The Jamaican Dutchy… a Midtown Cart on Island Time

“The Arepa Lady”. “The Dosa Man”. “The Dragon”. New Yorkers love their street food… and while most carts toil away in anonymity, there are a few street food vendors that have achieved legendary status. Singled out by magazines, posters on Chowhound and the Vendy Awards, these “destination” carts draw people across borough lines for some of the best food the city has to offer.  Like most of the great food in New York, most of these special carts are outside of Midtown, but there are a few we can brag about.  Hallo Berlin, Daisy May’s BBQ, and of course the Famous Chicken & Rice Cart on 53rd St. & 6th. (The one with the line at 2 in the morning.)

Now, we have one more to add to that list. The Jamaican Cart. While it may take a lot of time for most carts to build up a following, there was a line 15 people long on the second day The Jamaican Cart appeared. Serving up jerk chicken, and stewed meat, word spread quick and the lines never seemed to go away.  Unfortunately, it didn’t take a genius to realize the lines were more from the slowness of the service, than anything else… but it was still a line. And if people are willing to wait 45 minutes for food from a cart, then it must be good, right!?!

What they serve, food porn and a +/- after the jump…

It took me awhile to figure out exactly how the ordering works, but here it is.  The menu rotates every day, but they seem to always have Jerk Chicken, Stewed or Curry Chicken, Curry Goat and Oxtails.  Then there are specials that rotate each day, like escovitch and Sweet & Sour Chicken.  A regular order of meat comes with either Rice & Peas or Jamaican Dumplings, fried plantains and steamed cabbage.  This costs $7 to $9 depending on what kind of meat you want (Chicken dishes are usually $7, Goat is $8, Oxtails are $9).

Curried Goat w/ Rice, Steamed Cabbage & Plantains
Curry Goat w/ Rice & Peas, Plantains & Cabbage

If you want double meat then it is more expensive.  $10 to $12 will get you a choice of two meats, with all the same sides.  Two chicken dishes will run you $10, more expensive meats will be more.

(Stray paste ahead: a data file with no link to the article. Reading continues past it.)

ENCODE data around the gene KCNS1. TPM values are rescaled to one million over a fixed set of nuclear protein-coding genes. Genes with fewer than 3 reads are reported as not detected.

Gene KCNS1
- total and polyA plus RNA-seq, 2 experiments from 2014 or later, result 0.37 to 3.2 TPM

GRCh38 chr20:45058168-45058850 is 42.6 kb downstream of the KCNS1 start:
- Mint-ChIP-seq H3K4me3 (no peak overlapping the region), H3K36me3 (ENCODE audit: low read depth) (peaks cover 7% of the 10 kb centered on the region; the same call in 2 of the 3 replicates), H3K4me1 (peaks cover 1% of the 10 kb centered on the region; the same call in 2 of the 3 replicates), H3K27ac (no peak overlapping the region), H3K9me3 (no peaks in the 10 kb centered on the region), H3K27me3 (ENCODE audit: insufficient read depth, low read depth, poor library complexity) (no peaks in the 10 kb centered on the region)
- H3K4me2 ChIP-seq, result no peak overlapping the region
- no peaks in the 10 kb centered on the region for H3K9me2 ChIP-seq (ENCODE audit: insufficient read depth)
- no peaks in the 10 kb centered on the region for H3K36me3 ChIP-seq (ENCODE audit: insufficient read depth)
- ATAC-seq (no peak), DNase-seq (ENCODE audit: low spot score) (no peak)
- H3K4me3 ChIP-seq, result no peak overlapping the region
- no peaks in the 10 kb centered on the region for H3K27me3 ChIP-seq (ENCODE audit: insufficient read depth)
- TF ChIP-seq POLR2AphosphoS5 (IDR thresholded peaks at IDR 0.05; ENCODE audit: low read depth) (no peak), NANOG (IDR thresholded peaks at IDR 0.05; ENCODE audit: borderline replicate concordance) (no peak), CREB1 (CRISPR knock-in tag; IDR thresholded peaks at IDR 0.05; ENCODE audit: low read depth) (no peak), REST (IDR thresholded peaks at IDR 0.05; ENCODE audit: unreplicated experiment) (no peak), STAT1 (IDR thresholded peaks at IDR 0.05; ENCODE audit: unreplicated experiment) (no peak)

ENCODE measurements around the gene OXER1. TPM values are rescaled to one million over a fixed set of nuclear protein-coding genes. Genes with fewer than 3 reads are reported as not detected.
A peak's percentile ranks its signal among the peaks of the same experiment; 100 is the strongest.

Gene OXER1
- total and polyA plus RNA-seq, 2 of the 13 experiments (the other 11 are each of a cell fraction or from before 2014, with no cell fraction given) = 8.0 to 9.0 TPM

Jerk Chicken/Sweet & Sour Chicken Combo, The Jamaican Dutchy, Midtown NYC
Jerk Chicken/Sweet & Sour Chicken Combo w/ Rice & Peas, Plantains & Cabbage.
Click on the photo for a breakdown.

The picture above is the combo with Jerk Chicken and Sweet & Sour Chicken (a special).  The sweet & sour was whole pieces of chicken stewed in a sweet but spicy filled sauce until it was fall off the bone tender.  I really loved it, and it provided a great contrast to the spicy jerk chicken.

Curry Chicken w/ Dumplings - The Jamaican Dutchy, Midtown NYC
Curry Chicken w/ Dumplings, Fried Plantains & Salad
Click on the photo for a breakdown

Everything I’ve tried from the Jamaican Dutchy is delicious.  The jerk chicken is spicy and packed with flavor, the stewed meats are fall off the bone tender.  The rice and peas have definitely gotten better as the weeks have gone on.  There are a few drawbacks for picky eaters.  This is not a light lunch, and if you don’t like picking bones out of your food, then this authentic homemade Carribean food is probably not for you.  Also, don’t drop the curry chicken on your shirt, it stains. (What can I say? I’m a fat man with no class).

But those little things pale in comparison to the noticeably bigger problem.  The service couldn’t be slower.  The first week the cart was open, it was almost laughable how slow they were.  I say almost because when it takes 45 minutes to serve 10 people, person #11 isn’t laughing.  In fact, person #11 would usually wait 5 minutes and leave, only to be replaced by a new person #11, who would then leave after 5 minutes and continue the cycle.  Every day this would go on.

I asked them why it took so long, hoping they would realize that they were losing business by forcing people to wait so long for their food.  They blamed it on ”the rice not being ready” or ”not making enough food”, but it was pretty obvious why it took so long… they had no system!  A popular food cart is usually a well oiled machine.  Have you ever seen the guys on 53rd St. & 6th Ave. during the 2am rush on a Friday night?  They’re not screwing around.